- It has a short lifespan of between 10 and 15 years.
- They have a long waiting time for the hot water. For example, if the tank is empty, it will take quite some time to heat the water and make it available.
- High risk in case there is a malfunction such as a leakage which could result in spillage and damage to your house
- The standby losses increase with the age of the water heater and are higher for older systems. Consequently, this increases the running heating energy costs.
Is a tank water heater good for you?
Since they are cheaper than other models, they could be a good choice when you have a small budget. Generally, tank systems are less costly than tankless or hybrid water heaters.
If your home does not have gas and runts entirely on electricity, a tank water heater may be the best option. For instance, if you have a standard electric service of about 200A and do not want to upgrade to accommodate an electric tankless water heater which requires more energy and a dedicated circuit. Despite the lower efficiency, the tank water heaters use the standard electrical circuits.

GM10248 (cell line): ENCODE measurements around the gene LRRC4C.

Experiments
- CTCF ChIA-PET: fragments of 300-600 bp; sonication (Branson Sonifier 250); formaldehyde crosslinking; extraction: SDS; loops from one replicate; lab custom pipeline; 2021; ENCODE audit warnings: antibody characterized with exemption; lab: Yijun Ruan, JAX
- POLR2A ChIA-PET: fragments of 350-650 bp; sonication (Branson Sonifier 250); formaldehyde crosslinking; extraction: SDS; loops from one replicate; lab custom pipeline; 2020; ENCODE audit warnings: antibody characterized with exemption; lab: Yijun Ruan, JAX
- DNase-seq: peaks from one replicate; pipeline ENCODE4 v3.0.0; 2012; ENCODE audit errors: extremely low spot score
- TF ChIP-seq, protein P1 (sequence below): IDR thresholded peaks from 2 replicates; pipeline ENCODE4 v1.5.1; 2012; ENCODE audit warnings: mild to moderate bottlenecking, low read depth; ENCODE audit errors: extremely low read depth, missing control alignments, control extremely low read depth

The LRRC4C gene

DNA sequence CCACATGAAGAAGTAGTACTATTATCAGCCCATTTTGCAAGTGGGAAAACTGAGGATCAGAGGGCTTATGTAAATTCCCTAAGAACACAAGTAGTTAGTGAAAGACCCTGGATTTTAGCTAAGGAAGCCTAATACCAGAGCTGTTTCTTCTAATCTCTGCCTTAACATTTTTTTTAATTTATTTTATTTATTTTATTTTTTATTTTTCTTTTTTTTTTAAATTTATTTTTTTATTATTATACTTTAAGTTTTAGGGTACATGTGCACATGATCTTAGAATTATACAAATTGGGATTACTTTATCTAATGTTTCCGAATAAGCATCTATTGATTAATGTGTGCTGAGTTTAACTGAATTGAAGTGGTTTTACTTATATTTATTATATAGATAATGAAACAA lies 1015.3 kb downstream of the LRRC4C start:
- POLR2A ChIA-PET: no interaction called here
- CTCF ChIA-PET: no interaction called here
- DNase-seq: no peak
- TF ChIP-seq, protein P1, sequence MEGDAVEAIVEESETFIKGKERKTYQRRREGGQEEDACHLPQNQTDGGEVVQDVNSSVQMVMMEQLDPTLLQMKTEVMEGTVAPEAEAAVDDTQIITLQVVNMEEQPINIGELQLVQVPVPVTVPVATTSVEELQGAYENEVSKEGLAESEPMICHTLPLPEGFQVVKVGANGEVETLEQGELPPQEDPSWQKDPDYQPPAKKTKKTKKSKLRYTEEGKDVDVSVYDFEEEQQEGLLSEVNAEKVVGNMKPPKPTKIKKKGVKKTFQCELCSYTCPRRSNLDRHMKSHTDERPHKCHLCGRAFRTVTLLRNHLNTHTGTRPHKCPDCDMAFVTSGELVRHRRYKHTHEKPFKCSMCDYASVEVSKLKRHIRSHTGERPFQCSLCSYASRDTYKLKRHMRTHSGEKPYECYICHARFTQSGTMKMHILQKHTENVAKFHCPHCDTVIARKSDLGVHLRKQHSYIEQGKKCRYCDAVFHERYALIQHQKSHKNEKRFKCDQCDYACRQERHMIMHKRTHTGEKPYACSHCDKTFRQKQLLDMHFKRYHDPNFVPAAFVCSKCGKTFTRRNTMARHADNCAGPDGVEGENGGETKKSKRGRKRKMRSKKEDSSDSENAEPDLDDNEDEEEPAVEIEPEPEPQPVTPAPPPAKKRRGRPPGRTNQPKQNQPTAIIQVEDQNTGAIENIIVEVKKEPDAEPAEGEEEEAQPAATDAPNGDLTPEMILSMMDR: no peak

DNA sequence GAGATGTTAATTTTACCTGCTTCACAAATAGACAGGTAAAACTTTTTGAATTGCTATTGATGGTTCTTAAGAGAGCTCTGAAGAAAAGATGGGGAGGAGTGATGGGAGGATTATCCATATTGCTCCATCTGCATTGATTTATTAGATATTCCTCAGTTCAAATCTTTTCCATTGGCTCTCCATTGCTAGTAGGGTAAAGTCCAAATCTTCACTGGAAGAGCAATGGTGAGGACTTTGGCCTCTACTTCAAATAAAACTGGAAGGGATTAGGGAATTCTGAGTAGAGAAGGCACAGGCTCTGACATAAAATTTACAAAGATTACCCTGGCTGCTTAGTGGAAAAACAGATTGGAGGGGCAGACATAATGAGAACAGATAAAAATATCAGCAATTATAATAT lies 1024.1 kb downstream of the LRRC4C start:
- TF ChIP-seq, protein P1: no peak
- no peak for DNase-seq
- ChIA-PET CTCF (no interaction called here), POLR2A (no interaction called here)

Even if your home has a gas line, you need to consider the cost of additional plumbing and venting to support a tankless gas water heater. If the potential energy savings from a tankless are insignificant based on your needs, then you may need to go with a tank system.
Our choice for the best storage tank water heaters
Below are two of the best tank water heaters. One of the heaters is electric while the second one is gas-powered.
A.O Smith Signature 50-gallon gas tank water heater
The A.O Smith Signature 50-gallon system is a tall, reliable, and efficient natural gas tank water heater. It is a 50,000 BTUs heater suitable for households with five or more people. The low NOx tank water heater has an inbuilt electronic gas valve that allows you to control the water temperature even without an external electricity source.